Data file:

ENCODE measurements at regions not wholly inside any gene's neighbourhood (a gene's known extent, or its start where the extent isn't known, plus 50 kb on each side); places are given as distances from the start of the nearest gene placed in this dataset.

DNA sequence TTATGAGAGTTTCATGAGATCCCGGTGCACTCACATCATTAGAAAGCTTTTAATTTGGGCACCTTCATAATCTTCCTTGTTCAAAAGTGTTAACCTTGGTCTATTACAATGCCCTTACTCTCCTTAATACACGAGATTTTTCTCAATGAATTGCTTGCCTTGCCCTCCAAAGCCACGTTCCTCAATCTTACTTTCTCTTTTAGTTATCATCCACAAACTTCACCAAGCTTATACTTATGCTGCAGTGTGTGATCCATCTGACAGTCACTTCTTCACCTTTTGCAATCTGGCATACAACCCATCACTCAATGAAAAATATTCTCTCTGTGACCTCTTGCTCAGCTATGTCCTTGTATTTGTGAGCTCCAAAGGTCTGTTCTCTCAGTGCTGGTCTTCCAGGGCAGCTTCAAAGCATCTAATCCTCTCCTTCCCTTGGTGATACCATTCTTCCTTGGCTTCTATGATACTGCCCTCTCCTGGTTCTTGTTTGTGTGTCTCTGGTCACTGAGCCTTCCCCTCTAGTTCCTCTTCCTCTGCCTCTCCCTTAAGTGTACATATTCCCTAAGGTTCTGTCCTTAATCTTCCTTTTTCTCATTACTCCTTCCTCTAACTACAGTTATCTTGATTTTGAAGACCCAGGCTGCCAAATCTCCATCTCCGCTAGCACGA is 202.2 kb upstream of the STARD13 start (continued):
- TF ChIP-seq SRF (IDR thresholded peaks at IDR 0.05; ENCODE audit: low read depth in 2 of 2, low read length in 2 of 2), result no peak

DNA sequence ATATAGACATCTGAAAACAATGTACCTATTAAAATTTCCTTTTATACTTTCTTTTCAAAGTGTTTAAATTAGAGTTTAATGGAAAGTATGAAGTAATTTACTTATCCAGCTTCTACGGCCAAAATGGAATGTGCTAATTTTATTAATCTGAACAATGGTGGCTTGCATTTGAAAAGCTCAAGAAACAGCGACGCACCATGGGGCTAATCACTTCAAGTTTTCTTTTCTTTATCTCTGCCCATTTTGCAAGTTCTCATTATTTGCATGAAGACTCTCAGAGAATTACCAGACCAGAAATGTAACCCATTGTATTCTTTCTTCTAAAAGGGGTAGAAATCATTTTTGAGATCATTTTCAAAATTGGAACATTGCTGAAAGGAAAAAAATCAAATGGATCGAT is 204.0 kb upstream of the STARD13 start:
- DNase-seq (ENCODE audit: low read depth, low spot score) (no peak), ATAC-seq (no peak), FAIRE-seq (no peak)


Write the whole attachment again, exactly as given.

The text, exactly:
ENCODE measurements at regions not wholly inside any gene's neighbourhood (a gene's known extent, or its start where the extent isn't known, plus 50 kb on each side); places are given as distances from the start of the nearest gene placed in this dataset.

DNA sequence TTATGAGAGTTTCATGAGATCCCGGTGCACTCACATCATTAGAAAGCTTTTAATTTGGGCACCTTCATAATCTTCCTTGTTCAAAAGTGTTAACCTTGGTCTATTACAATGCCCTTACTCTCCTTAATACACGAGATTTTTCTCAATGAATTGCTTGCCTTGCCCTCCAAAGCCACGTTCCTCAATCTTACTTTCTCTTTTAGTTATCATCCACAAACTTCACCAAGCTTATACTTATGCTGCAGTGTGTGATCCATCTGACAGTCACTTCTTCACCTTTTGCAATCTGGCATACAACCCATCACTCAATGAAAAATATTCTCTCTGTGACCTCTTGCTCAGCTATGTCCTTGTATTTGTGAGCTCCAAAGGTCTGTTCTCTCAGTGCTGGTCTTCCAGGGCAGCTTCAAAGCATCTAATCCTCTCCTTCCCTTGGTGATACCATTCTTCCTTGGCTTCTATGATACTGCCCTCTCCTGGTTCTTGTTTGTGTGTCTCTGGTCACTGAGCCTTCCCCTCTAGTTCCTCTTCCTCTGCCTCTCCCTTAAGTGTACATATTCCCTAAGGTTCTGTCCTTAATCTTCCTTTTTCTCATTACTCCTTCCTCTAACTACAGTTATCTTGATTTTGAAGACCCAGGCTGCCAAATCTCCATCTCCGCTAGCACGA is 202.2 kb upstream of the STARD13 start (continued):
- TF ChIP-seq SRF (IDR thresholded peaks at IDR 0.05; ENCODE audit: low read depth in 2 of 2, low read length in 2 of 2), result no peak

DNA sequence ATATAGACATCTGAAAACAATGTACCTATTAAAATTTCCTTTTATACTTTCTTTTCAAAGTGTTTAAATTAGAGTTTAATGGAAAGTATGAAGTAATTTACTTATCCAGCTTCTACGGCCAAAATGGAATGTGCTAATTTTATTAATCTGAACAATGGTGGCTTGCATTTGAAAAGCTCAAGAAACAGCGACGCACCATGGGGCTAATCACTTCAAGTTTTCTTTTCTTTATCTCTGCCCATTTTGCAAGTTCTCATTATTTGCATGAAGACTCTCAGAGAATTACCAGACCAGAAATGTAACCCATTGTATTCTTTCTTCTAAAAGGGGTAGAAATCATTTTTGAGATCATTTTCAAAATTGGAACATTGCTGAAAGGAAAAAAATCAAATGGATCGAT is 204.0 kb upstream of the STARD13 start:
- DNase-seq (ENCODE audit: low read depth, low spot score) (no peak), ATAC-seq (no peak), FAIRE-seq (no peak)